Explaining and Predicting: Haiti’s Gang Violence and Proposed Solutions

This explainer examines the political and humanitarian impact of gang violence in Haiti, the challenges facing the MSS mission, and U.S. policy towards Haiti.


As international actors continue to build support for the Kenya-led Multinational Security Support (MSS) Mission, the security, humanitarian, and political situation in Haiti worsens. Today, 80 percent of Port-au-Prince is already controlled by gangs. Over the weekend, in the latest attempt to destabilize and overthrow Prime Minister Ariel Henry’s interim government, gangs attacked critical infrastructure, including Toussaint Louverture International Airport — the country’s largest international airport — and stormed two of the biggest prisons, releasing approximately 3,700 inmates. As authorities declare a 72-hour state of emergency, Henry, who is on a foreign mission to Nairobi to secure Kenya’s support, has not been seen since last Friday. This explainer examines the political and humanitarian impact of gang violence in Haiti, the challenges facing the MSS mission, and U.S. policy towards Haiti.

How have armed gangs in Haiti contributed to the ongoing humanitarian crisis, and what potential long-term impacts might these developments have on the country?

Haiti has a history of collusion between criminal groups and politicians back to the Duvalier regime of the 1960s. By the time President Jovenel Moïse was assassinated in 2021, gangs had become influential enough to fill the power vacuum left by his murder. Since then, their increasing economic and political autonomy has wreaked havoc on the country. By restricting humanitarian aid and expanding operations into key farming regions, gangs have gained control over the food supply, leading to widespread starvation. Over 60 percent of the population relied on gangs for food distribution as of 2021. They also use systemic rape, now horribly considered “an inevitable part of life,” to subjugate locals and force them to pay ransoms.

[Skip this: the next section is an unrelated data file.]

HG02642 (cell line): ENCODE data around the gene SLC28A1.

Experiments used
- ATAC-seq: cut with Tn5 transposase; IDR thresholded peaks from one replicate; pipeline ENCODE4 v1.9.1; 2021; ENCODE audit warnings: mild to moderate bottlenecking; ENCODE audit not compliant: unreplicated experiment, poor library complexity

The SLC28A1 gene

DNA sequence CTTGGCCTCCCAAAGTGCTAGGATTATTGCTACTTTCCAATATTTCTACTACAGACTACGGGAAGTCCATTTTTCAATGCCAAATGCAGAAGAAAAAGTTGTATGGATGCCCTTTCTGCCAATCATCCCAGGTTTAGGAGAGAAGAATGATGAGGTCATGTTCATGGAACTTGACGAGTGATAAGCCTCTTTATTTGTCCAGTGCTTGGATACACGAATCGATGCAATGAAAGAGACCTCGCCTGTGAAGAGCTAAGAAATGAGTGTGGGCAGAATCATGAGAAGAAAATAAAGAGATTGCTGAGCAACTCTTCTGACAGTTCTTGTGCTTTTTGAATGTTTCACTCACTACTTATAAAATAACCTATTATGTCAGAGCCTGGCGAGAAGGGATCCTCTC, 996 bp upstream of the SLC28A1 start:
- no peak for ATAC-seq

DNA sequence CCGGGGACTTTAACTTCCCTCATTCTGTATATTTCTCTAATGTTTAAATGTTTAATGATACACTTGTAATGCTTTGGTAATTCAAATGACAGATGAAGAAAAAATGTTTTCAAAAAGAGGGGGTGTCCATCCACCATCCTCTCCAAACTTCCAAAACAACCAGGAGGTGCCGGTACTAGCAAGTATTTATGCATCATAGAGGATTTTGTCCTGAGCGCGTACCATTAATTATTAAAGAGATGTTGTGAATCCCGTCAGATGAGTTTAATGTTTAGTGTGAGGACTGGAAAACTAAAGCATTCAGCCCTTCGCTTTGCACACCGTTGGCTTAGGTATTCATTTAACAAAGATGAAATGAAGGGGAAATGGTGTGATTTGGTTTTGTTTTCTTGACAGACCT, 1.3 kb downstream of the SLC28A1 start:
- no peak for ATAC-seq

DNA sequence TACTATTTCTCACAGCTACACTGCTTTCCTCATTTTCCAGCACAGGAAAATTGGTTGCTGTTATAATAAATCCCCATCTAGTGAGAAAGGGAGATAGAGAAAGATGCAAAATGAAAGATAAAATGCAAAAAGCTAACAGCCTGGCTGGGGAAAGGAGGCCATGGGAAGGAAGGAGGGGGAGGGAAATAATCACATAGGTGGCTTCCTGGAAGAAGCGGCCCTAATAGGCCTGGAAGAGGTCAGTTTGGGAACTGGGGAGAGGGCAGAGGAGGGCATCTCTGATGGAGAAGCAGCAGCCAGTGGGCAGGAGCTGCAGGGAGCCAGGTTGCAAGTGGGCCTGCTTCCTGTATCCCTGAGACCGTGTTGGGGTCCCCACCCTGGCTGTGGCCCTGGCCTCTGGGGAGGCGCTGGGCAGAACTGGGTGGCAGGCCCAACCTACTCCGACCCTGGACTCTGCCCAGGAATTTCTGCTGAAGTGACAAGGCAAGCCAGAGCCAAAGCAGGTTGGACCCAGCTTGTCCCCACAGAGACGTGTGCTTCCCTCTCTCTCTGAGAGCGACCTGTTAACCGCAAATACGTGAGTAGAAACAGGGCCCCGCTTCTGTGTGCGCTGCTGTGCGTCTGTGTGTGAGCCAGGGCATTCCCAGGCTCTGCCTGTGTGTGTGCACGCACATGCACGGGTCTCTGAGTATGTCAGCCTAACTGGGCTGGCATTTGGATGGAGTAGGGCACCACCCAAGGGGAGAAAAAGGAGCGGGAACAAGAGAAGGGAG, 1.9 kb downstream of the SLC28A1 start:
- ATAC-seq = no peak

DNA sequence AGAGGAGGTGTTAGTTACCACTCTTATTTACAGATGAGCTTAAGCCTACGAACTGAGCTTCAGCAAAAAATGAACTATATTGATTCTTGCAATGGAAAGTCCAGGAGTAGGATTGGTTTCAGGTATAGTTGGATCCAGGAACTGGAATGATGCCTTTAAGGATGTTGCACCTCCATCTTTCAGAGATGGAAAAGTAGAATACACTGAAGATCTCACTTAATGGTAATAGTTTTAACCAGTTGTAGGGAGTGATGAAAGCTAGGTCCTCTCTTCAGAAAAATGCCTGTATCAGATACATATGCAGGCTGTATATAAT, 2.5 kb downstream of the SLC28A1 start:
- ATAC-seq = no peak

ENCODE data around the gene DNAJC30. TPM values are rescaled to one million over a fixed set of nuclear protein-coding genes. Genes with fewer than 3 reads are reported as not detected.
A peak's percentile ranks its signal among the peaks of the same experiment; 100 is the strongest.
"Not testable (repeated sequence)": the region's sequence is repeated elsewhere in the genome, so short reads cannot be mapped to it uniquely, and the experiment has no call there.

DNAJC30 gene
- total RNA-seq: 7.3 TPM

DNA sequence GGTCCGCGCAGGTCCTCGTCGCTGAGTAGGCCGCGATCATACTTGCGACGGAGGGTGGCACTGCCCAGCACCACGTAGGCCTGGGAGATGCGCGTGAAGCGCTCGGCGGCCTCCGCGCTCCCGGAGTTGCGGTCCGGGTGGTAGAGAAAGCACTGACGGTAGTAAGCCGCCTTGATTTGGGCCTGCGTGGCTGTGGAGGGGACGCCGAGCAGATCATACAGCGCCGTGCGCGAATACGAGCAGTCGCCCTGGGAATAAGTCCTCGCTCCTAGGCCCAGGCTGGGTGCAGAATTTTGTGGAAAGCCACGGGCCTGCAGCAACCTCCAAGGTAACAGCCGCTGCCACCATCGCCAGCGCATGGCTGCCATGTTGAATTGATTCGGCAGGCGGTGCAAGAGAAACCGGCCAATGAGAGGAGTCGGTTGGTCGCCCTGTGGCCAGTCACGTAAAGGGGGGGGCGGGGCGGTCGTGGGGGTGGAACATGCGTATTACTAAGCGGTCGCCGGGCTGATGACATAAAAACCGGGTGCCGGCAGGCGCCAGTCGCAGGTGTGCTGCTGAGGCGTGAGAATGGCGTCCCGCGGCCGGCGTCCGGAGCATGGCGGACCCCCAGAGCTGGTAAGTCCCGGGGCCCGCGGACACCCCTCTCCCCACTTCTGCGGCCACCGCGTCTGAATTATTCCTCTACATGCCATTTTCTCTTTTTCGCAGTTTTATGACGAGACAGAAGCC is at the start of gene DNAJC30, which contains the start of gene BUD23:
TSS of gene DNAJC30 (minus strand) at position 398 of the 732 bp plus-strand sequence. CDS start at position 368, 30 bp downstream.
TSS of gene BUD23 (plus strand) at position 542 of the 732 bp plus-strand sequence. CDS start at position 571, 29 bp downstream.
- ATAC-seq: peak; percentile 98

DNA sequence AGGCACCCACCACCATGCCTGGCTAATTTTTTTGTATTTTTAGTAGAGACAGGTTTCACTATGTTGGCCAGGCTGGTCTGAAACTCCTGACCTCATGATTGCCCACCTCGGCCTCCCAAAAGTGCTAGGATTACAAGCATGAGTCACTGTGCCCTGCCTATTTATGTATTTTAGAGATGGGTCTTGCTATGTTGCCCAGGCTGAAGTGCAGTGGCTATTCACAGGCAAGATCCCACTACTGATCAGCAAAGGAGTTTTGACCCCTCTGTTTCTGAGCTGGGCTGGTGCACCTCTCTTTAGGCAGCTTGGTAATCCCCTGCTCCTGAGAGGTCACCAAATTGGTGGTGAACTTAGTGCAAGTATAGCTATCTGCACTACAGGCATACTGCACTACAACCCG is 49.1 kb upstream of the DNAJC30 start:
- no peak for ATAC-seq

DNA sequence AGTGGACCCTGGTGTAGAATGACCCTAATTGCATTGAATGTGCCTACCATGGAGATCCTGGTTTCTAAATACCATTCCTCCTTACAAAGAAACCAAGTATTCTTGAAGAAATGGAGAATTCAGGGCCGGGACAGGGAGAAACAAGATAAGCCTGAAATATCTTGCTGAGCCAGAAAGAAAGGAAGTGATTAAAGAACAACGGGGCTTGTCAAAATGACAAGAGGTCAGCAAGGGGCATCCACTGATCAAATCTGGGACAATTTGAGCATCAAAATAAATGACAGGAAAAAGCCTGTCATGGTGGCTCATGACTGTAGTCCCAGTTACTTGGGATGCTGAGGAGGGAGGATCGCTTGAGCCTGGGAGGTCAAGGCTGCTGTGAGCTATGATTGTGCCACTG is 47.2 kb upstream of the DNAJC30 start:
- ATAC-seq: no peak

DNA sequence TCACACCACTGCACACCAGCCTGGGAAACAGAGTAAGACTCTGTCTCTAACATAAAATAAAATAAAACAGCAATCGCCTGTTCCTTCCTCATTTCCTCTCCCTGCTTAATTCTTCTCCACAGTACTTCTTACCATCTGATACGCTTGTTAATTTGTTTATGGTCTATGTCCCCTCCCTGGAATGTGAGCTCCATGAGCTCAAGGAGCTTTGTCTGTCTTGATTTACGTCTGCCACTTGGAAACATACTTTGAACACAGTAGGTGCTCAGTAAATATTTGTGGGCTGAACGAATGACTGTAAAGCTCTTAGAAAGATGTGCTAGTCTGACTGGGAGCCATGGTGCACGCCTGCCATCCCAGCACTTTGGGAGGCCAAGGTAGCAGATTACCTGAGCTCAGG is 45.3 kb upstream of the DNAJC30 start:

The long-term effects of armed gang violence have already taken their toll. No formal institutions remain, leaving the country with little capacity to properly address widespread homelessness, disease. The country is on the brink of famine. Gangs control over 80 percent of the capital, commanding more authority than the prime minister and National Police combined. International sanctions have done little to cripple the gangs, as they finance themselves almost entirely through extortion and kidnappings. With nowhere left to turn, thousands of Haitians have made the decision to emigrate. Some consider Haiti a failed state. Others call it a “criminocracy.” The consensus is that barring some kind of foreign intervention, Haiti will only continue down this path.

Considering the setbacks faced by the proposed Kenya-led Multinational Security Support (MSS) Mission, what might unfold if the deployment is further delayed?

Although the United Nations Security Council authorized the MSS mission in October 2023, its future remains uncertain. In late January, the deployment of Kenyan police forces to Haiti was blocked by the Kenyan Supreme Court due to the lack of a reciprocal policing agreement between the two countries. Kenyan President William Ruto and his National Security Council offered to deploy 1,000 police officers to Haiti to address the security crisis. In late February, amid growing international support, and in an effort to circumvent the court ruling, the Kenyan government signed a memorandum of understanding with Haitian Prime Minister Ariel Henry in Nairobi. 

While negotiations continue abroad, the security situation in Haiti keeps deteriorating, and further delay could make the MSS irrelevant. The interim Henry government may not only fail to stabilize the country before the next general elections, scheduled for August of 2025, but it appears more and more likely to be overthrown by gangs or rival government factions such as the Brigade for the Security of Protected Areas. Indeed, the delay is playing into the hands of gangs. As Port-au-Prince descends further into chaos, the Haitian police force continues to shrink. Estimates suggest that over the course of the last three years it lost over 3,300 officers, leaving the Haitian National Police with some 9,000 officers to police a country of 11.4 million people. Recent reports suggest that rival gangs are building a united front led by former police officer and gang leader Jimmy Chérizier, also known as “Barbecue,” to take over the country.